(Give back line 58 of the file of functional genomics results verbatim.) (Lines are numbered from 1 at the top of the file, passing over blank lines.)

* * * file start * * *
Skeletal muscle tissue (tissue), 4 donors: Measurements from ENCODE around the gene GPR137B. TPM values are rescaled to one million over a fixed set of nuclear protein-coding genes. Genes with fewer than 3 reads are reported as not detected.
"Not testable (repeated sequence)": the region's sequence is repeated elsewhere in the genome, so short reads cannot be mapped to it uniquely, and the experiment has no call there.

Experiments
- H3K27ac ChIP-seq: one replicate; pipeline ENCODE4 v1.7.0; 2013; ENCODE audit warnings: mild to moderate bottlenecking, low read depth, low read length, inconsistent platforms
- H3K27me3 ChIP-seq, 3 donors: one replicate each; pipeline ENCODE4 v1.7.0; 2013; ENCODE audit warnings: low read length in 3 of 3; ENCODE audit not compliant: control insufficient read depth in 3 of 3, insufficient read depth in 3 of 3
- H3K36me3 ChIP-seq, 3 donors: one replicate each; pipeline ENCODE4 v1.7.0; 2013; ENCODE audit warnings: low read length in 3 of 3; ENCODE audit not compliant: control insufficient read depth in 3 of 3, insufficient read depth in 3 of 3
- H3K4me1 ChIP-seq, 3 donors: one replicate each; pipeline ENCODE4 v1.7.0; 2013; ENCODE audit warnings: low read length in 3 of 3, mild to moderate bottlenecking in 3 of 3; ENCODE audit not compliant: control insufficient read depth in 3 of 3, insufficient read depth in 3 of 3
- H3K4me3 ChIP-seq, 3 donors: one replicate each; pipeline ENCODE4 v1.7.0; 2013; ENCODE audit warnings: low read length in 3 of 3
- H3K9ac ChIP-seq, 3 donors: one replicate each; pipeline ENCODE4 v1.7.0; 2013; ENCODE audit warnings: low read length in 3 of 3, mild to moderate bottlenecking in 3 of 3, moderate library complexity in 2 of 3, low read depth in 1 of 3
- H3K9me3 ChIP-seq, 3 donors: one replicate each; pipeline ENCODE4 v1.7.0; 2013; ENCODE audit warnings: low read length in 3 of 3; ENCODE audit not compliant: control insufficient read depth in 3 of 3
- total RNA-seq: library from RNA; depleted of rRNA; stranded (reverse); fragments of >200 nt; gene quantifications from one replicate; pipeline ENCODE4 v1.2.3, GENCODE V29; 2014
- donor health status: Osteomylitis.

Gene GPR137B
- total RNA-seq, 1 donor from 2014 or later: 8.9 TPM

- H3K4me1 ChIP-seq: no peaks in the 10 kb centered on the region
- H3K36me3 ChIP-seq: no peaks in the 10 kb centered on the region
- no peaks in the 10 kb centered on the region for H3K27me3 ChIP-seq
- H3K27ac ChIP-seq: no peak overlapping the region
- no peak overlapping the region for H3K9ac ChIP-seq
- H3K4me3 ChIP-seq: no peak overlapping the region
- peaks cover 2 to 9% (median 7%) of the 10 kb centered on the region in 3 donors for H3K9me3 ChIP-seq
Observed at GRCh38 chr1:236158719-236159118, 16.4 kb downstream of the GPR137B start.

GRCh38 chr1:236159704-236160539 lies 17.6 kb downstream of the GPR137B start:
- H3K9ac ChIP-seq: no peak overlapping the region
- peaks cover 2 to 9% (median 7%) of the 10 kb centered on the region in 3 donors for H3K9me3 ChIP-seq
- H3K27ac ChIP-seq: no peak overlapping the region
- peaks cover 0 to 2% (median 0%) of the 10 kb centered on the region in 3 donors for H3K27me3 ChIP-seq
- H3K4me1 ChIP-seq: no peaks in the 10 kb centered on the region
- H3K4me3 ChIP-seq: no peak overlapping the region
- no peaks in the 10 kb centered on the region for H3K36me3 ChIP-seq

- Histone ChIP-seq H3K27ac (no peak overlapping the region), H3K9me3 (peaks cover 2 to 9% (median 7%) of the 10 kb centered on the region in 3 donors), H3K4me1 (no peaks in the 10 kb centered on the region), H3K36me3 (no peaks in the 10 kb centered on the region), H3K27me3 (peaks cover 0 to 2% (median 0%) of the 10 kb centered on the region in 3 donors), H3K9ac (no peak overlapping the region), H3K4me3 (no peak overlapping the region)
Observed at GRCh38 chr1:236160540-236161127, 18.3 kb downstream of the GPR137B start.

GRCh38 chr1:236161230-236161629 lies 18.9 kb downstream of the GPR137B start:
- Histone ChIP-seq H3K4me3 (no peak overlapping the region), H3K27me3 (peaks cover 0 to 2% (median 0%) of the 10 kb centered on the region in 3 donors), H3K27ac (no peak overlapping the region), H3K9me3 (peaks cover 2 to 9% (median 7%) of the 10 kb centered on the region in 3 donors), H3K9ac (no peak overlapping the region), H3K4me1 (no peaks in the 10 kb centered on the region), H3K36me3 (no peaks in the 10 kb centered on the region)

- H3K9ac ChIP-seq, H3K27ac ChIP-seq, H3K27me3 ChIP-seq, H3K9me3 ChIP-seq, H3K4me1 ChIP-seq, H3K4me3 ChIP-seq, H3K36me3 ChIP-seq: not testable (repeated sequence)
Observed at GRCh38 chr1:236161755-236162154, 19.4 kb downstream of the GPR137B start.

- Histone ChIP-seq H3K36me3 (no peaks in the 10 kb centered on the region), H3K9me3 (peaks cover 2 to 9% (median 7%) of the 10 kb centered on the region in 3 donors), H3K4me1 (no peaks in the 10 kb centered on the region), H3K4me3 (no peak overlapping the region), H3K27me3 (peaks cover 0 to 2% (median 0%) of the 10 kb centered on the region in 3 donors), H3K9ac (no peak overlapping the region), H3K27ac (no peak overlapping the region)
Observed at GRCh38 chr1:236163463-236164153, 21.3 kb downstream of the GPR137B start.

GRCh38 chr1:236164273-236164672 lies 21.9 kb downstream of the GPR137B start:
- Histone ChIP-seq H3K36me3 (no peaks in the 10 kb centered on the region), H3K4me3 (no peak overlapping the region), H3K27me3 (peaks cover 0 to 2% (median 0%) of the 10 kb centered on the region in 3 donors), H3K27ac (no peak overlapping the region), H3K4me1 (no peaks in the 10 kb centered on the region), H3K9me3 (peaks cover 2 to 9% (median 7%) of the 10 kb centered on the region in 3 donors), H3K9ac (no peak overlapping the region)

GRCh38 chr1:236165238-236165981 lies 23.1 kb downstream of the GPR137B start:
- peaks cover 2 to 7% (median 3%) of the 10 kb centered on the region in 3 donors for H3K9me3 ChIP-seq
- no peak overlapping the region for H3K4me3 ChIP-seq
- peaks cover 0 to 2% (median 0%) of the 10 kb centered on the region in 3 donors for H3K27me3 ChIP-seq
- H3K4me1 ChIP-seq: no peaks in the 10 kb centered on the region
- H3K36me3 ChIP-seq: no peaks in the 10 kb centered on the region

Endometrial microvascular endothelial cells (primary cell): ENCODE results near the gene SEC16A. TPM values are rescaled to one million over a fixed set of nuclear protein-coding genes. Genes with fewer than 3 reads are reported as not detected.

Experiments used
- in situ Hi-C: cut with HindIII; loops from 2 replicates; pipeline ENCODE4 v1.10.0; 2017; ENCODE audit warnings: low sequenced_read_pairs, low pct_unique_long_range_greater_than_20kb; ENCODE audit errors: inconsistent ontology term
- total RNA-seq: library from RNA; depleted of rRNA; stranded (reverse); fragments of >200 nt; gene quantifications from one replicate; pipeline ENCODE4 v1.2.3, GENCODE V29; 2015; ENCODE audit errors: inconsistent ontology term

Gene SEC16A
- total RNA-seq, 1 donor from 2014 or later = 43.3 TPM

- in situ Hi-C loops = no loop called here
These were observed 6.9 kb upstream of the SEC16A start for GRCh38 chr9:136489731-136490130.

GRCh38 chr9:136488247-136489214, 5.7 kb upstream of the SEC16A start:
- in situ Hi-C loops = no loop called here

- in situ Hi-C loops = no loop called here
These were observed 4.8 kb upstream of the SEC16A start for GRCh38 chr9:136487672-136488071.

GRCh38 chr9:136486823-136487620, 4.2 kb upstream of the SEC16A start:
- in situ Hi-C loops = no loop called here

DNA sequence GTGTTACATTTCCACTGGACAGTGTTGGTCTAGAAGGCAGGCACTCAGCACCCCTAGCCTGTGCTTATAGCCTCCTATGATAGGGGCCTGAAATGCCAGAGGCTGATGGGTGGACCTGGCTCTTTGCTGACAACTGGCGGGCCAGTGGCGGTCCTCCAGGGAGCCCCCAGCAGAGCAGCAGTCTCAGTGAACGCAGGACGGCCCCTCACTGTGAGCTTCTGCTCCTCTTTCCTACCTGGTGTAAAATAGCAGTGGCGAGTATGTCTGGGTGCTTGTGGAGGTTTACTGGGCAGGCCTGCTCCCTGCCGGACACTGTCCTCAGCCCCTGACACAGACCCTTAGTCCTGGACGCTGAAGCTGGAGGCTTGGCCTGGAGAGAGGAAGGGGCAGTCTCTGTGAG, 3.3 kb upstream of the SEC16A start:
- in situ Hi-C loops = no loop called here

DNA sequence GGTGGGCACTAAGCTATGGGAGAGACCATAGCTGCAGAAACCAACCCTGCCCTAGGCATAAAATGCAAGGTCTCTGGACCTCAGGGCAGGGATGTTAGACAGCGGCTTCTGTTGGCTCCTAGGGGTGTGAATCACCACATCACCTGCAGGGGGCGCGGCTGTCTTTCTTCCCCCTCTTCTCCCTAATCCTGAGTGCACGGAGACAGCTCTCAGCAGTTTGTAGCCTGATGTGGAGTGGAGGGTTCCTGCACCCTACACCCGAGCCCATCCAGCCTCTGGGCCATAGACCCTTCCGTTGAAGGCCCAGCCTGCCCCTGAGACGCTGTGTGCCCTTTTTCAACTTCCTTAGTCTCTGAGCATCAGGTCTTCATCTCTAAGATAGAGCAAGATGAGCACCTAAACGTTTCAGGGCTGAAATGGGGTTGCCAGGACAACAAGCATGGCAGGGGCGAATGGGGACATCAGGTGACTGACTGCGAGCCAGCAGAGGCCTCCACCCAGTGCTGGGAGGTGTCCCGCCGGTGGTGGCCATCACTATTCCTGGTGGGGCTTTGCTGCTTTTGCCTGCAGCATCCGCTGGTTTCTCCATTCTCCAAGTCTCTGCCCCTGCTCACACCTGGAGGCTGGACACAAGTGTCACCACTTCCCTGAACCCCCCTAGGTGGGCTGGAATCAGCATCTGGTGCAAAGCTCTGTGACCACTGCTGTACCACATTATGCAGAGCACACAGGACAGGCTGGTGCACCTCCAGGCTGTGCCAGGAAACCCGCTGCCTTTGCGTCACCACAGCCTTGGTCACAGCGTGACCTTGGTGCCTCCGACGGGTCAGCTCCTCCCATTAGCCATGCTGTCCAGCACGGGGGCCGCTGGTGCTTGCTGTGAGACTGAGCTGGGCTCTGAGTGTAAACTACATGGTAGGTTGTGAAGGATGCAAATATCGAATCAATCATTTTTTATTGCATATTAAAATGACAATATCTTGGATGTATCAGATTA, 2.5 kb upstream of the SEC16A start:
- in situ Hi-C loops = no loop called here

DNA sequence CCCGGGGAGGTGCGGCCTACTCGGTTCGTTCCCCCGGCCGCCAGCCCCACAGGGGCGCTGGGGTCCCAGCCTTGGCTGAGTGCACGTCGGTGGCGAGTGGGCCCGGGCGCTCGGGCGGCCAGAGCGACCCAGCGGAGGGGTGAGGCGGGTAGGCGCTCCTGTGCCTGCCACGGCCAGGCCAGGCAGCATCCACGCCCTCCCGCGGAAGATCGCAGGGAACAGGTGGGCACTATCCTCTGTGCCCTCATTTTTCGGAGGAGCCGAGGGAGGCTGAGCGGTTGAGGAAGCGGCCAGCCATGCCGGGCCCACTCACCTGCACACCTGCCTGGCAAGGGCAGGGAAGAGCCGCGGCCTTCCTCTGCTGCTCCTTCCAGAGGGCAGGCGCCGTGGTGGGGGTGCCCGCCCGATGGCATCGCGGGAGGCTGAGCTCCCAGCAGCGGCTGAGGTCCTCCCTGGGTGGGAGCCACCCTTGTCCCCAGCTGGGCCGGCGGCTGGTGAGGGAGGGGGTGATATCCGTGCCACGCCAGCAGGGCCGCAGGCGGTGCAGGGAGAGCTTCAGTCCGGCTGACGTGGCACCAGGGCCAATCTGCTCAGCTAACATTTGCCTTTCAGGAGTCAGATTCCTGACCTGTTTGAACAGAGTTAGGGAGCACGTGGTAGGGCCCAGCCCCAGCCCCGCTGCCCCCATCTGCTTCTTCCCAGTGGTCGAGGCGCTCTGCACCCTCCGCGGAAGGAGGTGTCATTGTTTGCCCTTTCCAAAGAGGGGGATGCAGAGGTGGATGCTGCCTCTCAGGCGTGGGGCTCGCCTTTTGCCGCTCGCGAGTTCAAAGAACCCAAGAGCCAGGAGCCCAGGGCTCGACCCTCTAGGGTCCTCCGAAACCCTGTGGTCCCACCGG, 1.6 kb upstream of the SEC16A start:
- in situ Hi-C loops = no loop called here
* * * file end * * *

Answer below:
These were observed 4.8 kb upstream of the SEC16A start for GRCh38 chr9:136487672-136488071.